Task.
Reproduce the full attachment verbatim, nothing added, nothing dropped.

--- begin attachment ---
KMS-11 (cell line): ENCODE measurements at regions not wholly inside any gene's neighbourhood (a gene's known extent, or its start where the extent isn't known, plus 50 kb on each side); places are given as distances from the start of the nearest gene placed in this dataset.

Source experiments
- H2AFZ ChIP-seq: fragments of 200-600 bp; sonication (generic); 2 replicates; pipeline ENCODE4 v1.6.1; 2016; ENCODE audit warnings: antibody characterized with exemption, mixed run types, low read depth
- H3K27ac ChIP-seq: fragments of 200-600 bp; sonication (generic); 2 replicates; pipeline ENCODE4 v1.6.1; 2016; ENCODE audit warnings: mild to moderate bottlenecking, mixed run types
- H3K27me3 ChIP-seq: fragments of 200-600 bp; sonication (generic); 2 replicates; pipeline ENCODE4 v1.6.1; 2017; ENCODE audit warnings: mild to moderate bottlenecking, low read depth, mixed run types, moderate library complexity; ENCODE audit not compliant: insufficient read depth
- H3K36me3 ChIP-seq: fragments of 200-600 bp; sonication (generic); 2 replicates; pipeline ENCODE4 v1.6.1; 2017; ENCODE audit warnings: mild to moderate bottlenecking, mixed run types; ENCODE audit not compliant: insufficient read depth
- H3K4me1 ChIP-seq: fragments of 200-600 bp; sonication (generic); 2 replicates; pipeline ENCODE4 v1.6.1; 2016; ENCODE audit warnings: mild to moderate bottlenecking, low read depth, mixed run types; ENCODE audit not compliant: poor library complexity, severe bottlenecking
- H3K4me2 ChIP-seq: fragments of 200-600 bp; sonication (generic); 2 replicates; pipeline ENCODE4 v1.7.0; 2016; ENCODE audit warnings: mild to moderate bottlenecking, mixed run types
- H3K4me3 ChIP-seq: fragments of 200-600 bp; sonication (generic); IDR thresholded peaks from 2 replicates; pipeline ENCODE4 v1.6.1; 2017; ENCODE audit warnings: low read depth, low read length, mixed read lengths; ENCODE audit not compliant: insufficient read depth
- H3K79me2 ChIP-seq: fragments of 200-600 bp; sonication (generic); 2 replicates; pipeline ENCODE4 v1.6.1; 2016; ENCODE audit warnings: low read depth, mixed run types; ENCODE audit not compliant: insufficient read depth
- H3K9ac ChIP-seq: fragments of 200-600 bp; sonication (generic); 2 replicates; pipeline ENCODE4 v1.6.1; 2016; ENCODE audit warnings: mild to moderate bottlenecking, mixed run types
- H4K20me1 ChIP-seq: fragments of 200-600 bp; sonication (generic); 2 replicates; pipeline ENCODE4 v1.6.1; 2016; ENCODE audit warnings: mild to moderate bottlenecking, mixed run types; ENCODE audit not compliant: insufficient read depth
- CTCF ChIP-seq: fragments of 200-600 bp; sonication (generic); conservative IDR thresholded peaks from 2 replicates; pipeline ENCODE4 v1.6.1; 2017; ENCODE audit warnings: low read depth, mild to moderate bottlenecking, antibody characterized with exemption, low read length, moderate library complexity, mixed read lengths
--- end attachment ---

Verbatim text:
KMS-11 (cell line): ENCODE measurements at regions not wholly inside any gene's neighbourhood (a gene's known extent, or its start where the extent isn't known, plus 50 kb on each side); places are given as distances from the start of the nearest gene placed in this dataset.

Source experiments
- H2AFZ ChIP-seq: fragments of 200-600 bp; sonication (generic); 2 replicates; pipeline ENCODE4 v1.6.1; 2016; ENCODE audit warnings: antibody characterized with exemption, mixed run types, low read depth
- H3K27ac ChIP-seq: fragments of 200-600 bp; sonication (generic); 2 replicates; pipeline ENCODE4 v1.6.1; 2016; ENCODE audit warnings: mild to moderate bottlenecking, mixed run types
- H3K27me3 ChIP-seq: fragments of 200-600 bp; sonication (generic); 2 replicates; pipeline ENCODE4 v1.6.1; 2017; ENCODE audit warnings: mild to moderate bottlenecking, low read depth, mixed run types, moderate library complexity; ENCODE audit not compliant: insufficient read depth
- H3K36me3 ChIP-seq: fragments of 200-600 bp; sonication (generic); 2 replicates; pipeline ENCODE4 v1.6.1; 2017; ENCODE audit warnings: mild to moderate bottlenecking, mixed run types; ENCODE audit not compliant: insufficient read depth
- H3K4me1 ChIP-seq: fragments of 200-600 bp; sonication (generic); 2 replicates; pipeline ENCODE4 v1.6.1; 2016; ENCODE audit warnings: mild to moderate bottlenecking, low read depth, mixed run types; ENCODE audit not compliant: poor library complexity, severe bottlenecking
- H3K4me2 ChIP-seq: fragments of 200-600 bp; sonication (generic); 2 replicates; pipeline ENCODE4 v1.7.0; 2016; ENCODE audit warnings: mild to moderate bottlenecking, mixed run types
- H3K4me3 ChIP-seq: fragments of 200-600 bp; sonication (generic); IDR thresholded peaks from 2 replicates; pipeline ENCODE4 v1.6.1; 2017; ENCODE audit warnings: low read depth, low read length, mixed read lengths; ENCODE audit not compliant: insufficient read depth
- H3K79me2 ChIP-seq: fragments of 200-600 bp; sonication (generic); 2 replicates; pipeline ENCODE4 v1.6.1; 2016; ENCODE audit warnings: low read depth, mixed run types; ENCODE audit not compliant: insufficient read depth
- H3K9ac ChIP-seq: fragments of 200-600 bp; sonication (generic); 2 replicates; pipeline ENCODE4 v1.6.1; 2016; ENCODE audit warnings: mild to moderate bottlenecking, mixed run types
- H4K20me1 ChIP-seq: fragments of 200-600 bp; sonication (generic); 2 replicates; pipeline ENCODE4 v1.6.1; 2016; ENCODE audit warnings: mild to moderate bottlenecking, mixed run types; ENCODE audit not compliant: insufficient read depth
- CTCF ChIP-seq: fragments of 200-600 bp; sonication (generic); conservative IDR thresholded peaks from 2 replicates; pipeline ENCODE4 v1.6.1; 2017; ENCODE audit warnings: low read depth, mild to moderate bottlenecking, antibody characterized with exemption, low read length, moderate library complexity, mixed read lengths